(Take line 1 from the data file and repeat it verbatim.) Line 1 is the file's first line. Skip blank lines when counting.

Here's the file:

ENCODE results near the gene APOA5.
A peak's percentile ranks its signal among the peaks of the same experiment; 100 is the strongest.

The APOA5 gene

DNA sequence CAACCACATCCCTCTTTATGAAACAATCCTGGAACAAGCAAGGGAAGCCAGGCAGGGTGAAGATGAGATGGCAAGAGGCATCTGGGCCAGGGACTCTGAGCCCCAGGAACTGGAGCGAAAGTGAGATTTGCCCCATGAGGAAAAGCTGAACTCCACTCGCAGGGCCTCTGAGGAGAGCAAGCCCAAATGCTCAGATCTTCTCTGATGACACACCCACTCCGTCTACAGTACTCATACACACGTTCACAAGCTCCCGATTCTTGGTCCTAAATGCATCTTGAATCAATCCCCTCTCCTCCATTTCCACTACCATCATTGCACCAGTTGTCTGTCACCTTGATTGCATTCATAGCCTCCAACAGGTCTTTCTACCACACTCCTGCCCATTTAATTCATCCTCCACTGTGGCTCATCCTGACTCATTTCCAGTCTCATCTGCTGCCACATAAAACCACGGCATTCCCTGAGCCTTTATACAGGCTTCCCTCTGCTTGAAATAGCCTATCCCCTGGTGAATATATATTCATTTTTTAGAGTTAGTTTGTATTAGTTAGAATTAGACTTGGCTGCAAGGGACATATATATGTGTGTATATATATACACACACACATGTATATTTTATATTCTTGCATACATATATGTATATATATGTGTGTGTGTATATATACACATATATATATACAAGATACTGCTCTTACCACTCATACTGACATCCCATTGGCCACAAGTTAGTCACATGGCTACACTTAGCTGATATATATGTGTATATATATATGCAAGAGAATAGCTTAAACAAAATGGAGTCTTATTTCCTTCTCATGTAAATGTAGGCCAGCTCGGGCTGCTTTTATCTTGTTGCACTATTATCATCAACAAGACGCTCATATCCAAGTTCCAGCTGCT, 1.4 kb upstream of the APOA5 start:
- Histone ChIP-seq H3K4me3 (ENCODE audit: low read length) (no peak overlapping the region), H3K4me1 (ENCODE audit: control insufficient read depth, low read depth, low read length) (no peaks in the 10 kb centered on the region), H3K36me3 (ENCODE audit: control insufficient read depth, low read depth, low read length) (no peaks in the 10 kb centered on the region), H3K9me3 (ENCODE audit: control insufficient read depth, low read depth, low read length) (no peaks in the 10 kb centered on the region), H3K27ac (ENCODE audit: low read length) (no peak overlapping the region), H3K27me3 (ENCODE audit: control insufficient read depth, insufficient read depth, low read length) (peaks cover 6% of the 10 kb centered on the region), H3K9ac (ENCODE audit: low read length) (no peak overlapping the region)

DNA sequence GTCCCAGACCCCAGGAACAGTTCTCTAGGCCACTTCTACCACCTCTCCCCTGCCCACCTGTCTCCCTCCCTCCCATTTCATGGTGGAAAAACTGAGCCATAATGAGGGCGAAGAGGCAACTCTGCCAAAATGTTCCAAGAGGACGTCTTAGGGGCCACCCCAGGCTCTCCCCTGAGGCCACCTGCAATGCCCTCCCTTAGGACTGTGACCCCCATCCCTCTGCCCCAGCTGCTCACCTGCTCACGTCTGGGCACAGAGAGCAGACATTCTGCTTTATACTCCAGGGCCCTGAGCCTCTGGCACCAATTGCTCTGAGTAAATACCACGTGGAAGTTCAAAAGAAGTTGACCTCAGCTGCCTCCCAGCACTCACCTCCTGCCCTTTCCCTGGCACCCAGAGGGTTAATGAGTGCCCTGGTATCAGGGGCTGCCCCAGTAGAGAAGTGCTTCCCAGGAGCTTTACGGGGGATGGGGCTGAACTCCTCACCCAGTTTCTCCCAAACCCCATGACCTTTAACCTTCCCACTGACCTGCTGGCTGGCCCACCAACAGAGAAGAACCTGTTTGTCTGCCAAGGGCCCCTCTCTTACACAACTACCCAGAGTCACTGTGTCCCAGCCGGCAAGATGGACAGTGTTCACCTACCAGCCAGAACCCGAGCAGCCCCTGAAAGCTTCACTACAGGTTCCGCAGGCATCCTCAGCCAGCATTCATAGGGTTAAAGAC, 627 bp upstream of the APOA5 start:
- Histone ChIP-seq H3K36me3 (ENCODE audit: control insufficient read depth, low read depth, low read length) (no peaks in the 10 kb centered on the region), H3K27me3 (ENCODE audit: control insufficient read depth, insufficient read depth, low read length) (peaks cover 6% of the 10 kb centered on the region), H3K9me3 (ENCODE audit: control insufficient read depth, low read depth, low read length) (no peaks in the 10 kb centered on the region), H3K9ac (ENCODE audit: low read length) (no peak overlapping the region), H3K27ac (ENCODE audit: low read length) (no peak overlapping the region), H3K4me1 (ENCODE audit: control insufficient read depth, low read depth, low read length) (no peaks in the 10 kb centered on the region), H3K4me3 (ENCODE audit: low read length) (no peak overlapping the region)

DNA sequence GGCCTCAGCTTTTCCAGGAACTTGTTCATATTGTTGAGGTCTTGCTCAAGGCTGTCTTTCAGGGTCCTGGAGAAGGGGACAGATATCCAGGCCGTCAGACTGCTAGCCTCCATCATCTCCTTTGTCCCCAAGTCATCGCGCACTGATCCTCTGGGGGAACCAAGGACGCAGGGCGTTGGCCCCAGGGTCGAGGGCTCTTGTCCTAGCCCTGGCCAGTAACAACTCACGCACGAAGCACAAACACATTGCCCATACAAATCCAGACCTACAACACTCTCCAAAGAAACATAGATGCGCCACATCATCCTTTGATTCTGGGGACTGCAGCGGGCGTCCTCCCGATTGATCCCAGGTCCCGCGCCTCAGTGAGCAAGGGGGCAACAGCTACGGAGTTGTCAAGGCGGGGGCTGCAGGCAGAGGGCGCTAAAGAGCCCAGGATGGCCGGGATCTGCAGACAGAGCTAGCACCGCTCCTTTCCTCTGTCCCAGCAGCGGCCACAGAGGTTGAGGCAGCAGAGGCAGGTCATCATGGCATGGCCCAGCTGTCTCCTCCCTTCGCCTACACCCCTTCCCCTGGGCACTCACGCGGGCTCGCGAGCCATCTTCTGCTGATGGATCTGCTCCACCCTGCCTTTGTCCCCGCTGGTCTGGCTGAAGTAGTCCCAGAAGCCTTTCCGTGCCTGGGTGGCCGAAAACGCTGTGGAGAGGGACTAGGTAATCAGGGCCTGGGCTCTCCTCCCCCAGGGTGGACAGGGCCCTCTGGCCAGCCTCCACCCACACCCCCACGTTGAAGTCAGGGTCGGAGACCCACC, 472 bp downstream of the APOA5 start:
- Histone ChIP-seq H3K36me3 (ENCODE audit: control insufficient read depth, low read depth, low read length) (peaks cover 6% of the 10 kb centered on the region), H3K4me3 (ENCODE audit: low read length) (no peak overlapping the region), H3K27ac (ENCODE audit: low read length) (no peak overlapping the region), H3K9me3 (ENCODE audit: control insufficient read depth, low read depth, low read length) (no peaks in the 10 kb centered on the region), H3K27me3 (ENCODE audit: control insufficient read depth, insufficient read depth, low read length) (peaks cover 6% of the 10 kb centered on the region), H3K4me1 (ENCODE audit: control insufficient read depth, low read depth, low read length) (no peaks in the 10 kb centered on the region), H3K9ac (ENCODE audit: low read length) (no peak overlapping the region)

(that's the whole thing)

ENCODE results near the gene APOA5.